They smell good, feel good and might even help you relax. But, can you really take a healthy bubble bath? OB-GYN Marcus Hemesath, DO, UnityPoint Health, says you might want to think twice about what you’re putting in your bath water to avoid a visit to your doctor.
Have you heard of bath bombs? If not, you’ve probably seen them. They are usually round and often brightly colored. Once you drop them in the warm bathtub, they dissolve. It depends on the product and the maker, but Dr. Hemesath says often bath bombs contain large amounts of chemicals and dyes to create that color, fragrance and a little fizz.
“Sometimes, these products even contain glitter, which can be difficult to wash away from the vagina, which can lead to further irritation and scratching. Then, those scratch marks and hair follicles in the area can become infected causing a secondary infection,” Dr. Hemesath says.
When comparing bath bombs, bath salts and bubble baths, Dr. Hemesath says bath bombs usually contain the largest amounts of fragrances and dyes, which would increase the likelihood of developing problems.
You may have received a gift of bath salts at some point. The little, colored pieces of salt will dissolve in the water and often give off a fragrance.
“Bath salts can lead to changes in vaginal pH levels, which can increase the likelihood of yeast infections and vaginal irritation. Generally speaking, however, there is less dye and other chemicals in bath salts than in bath bombs,” Dr. Hemesath says.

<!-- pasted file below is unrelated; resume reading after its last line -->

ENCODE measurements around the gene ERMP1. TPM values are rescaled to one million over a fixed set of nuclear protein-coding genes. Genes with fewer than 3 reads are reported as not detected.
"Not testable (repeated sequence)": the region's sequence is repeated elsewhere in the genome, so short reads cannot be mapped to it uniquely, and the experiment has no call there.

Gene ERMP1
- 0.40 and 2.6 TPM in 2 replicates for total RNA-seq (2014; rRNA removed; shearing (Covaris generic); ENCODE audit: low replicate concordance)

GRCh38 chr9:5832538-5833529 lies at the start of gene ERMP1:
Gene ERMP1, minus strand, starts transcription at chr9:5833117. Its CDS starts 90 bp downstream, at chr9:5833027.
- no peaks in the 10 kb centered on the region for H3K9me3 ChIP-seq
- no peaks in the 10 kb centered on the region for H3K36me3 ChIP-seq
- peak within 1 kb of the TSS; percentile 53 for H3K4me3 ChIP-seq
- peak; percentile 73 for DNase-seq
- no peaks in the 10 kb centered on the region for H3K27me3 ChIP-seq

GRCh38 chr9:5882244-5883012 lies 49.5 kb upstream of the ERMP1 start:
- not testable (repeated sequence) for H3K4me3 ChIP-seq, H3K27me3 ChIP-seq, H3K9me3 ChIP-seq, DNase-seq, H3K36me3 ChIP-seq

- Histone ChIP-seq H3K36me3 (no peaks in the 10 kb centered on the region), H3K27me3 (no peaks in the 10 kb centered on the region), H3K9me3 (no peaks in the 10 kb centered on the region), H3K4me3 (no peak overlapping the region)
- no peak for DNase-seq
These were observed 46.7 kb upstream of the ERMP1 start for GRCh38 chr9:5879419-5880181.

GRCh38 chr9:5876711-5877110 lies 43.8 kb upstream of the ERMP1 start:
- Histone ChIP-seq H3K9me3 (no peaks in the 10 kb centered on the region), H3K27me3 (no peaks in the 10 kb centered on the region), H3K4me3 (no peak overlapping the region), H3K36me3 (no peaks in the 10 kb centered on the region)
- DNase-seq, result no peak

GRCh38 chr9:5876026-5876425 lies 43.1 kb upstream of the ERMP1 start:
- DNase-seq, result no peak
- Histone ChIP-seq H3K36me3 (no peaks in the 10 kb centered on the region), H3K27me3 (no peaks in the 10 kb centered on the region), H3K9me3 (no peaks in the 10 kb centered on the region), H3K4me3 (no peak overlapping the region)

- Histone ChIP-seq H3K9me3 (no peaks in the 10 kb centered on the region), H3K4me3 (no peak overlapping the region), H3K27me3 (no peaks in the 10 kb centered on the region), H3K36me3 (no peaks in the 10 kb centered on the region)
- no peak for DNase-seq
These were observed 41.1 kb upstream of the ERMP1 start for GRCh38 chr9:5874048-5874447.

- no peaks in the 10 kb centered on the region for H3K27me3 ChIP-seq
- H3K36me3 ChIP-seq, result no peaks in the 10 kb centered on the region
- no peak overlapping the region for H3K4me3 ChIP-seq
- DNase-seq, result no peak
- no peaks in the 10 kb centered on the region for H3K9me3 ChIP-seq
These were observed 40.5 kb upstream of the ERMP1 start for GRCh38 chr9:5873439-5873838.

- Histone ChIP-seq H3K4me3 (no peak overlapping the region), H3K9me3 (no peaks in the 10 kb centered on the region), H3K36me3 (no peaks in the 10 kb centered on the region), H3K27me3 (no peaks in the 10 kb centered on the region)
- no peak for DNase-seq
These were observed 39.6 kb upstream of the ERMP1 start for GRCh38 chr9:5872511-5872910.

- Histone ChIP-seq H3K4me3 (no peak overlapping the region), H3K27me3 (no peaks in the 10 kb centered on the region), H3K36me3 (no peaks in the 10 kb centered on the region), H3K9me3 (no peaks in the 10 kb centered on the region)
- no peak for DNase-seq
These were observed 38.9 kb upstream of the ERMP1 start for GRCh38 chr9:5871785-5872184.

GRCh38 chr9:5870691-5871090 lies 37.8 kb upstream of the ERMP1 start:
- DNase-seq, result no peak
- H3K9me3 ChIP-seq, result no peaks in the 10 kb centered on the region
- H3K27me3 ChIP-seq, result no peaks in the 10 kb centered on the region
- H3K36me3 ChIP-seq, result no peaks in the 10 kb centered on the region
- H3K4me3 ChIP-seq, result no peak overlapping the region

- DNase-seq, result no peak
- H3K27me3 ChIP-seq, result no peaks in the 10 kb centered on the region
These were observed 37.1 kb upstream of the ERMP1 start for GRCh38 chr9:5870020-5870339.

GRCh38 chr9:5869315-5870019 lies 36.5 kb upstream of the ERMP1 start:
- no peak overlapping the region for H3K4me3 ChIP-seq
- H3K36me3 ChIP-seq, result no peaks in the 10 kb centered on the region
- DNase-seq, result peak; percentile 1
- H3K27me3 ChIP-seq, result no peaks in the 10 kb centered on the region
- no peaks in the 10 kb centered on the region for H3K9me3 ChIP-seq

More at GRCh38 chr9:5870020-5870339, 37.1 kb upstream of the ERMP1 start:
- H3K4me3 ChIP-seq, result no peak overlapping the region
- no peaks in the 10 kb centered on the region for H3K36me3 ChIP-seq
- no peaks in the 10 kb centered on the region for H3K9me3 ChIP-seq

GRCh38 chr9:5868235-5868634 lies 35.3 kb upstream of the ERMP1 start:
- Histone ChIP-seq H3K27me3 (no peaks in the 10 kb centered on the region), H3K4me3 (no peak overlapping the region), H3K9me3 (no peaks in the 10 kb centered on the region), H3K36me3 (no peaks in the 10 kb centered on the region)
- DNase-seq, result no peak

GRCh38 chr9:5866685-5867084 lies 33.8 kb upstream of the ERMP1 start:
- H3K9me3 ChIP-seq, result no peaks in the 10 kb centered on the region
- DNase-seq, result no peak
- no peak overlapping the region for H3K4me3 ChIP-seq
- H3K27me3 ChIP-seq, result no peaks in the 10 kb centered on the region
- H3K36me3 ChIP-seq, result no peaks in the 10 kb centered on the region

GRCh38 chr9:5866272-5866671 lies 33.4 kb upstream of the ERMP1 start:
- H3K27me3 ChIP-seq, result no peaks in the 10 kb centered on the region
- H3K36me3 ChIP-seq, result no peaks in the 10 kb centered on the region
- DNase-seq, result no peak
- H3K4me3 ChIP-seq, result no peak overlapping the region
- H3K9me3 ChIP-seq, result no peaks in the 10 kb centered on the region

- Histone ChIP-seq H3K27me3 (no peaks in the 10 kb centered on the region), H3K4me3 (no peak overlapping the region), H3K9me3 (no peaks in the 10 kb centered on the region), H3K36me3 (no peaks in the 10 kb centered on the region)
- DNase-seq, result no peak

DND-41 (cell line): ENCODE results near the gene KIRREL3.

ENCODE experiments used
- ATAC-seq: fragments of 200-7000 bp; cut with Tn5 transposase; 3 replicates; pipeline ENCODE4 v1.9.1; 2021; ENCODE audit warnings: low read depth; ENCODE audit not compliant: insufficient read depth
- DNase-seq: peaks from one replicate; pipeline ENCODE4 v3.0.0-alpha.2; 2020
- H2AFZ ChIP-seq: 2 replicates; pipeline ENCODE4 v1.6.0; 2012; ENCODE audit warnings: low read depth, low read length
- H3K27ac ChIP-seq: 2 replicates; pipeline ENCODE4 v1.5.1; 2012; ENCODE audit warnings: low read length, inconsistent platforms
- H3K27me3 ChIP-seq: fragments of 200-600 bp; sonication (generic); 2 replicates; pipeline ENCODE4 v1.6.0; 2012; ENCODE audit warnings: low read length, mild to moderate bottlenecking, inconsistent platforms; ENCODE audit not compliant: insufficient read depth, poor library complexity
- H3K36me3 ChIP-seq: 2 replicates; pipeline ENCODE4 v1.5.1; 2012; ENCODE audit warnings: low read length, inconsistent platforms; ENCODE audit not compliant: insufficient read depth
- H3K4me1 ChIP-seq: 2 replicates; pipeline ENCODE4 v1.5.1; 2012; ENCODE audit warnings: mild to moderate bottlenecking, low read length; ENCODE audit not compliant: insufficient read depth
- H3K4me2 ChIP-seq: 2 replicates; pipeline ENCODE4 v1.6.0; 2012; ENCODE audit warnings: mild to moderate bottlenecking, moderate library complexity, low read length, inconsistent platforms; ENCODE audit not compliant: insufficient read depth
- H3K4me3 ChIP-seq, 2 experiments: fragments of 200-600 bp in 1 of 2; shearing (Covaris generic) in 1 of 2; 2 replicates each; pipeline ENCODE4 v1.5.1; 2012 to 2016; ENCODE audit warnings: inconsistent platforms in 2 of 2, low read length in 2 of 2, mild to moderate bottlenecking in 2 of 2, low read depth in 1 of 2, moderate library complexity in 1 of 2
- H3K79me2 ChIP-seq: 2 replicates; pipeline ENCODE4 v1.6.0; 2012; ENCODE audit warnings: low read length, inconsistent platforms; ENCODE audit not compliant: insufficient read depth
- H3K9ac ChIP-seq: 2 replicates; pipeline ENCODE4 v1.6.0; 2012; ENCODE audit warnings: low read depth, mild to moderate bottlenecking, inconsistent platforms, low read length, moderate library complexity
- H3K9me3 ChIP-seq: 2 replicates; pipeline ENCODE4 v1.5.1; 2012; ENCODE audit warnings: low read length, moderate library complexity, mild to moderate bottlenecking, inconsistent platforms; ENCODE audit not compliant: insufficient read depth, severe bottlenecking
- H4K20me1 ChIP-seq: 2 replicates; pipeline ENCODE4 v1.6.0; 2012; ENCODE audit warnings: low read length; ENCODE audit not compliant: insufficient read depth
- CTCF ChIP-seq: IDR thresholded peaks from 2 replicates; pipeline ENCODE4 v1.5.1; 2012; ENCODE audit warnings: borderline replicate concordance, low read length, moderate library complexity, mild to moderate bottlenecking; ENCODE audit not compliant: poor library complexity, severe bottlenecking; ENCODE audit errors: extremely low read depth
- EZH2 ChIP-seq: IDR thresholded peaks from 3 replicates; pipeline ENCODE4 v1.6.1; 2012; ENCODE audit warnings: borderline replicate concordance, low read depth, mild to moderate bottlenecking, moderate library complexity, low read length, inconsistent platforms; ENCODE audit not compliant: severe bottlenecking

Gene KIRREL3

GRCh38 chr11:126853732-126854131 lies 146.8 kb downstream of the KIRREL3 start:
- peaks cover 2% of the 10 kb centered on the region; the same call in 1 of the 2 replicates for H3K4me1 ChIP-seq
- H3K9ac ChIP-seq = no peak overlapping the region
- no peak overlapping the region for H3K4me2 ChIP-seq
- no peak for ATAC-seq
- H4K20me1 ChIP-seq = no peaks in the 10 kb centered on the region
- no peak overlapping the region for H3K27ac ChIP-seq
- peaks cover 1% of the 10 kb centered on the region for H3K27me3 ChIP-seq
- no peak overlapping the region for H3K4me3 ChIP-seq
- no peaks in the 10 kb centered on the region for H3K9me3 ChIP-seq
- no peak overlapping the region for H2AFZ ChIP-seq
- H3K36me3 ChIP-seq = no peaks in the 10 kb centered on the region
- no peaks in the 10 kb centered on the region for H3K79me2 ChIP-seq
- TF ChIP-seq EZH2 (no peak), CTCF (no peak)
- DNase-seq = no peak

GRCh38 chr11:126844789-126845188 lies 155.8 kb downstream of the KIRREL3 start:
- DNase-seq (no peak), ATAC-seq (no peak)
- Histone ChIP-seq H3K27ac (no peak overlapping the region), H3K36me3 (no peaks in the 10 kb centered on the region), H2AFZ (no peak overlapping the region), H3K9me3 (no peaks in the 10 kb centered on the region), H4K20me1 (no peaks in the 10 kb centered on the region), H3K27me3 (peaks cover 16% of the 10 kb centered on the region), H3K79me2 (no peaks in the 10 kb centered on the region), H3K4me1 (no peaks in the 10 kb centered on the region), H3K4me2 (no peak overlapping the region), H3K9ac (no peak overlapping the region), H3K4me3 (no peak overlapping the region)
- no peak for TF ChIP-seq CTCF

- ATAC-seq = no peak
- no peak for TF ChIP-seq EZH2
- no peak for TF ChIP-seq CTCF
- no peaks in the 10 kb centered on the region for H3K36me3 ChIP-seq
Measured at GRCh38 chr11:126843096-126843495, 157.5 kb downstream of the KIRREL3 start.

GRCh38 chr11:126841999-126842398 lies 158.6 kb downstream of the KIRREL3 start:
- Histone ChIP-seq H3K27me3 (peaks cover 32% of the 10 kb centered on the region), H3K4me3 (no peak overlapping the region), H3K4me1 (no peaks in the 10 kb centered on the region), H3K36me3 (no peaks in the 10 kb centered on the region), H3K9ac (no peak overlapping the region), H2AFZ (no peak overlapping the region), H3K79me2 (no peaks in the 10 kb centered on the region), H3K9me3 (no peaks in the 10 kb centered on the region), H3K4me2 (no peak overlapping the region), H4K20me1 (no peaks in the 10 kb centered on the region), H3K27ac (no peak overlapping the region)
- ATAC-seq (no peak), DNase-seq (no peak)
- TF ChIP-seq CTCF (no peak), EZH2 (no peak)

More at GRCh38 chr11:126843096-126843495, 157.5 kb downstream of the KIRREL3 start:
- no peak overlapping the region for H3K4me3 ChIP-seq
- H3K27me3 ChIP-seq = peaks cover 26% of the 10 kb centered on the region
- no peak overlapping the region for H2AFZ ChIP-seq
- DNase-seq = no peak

While liquid bubble bath may seem harmless, you should be cautious of even using this product during bath time.
“Even the basic bubble bath can cause vaginal irritation, if used frequently or in large volumes. In general, however, there is less dye and other chemicals in this product than in bath bombs,” Dr. Hemesath says.
Why to Avoid Bubble Bath Products
Dr. Hemesath says he commonly sees patients with vaginal irritation and infections from bubble bath products. He suspects a lot of these are due to over use of soaps and fragrances.
“These products can change the pH of the vagina and decrease the quantity of ‘good’ bacteria that lives in the vagina,” Dr. Hemesath says.
This can leave women more prone to infections, including:
“While I would recommend avoiding these products altogether, if you do choose to use one, steer clear of products with lots of color and certainly glitter,” Dr. Hemesath says.
How to Take a Healthy Bubble Bath
Dr. Hemesath offers three tips you can use, if you do want to create a safe bubble bath for women.
- Less is more. It’s OK to use small amounts of bubble bath for sensitive skin or bath salts from time to time.
- Essential oils. If a woman generally doesn’t have a problem with vaginal infections/irritation, a bath with a few drops of essential oils to create fragrance is OK.
- Watch sensitivities. Women who have sensitive skin to dyes and fragrances in other makeups and lotions are more likely to have issues when using bubble baths, bath salts and bath bombs.
If you're looking to prevent urinary tract infections and other similar issues, be conscious of your bathing habits.
“Overall, soaps, dyes, chemicals and fragrances can all be irritating and alter the vaginal pH. We recommend washing the outside of the vulva only using a mild soap, or no soap if a woman is prone to irritation. We strongly recommend against douching. The vagina cleanses itself through normal vaginal discharge and does not need to be ‘washed out,’” Dr. Hemesath says.
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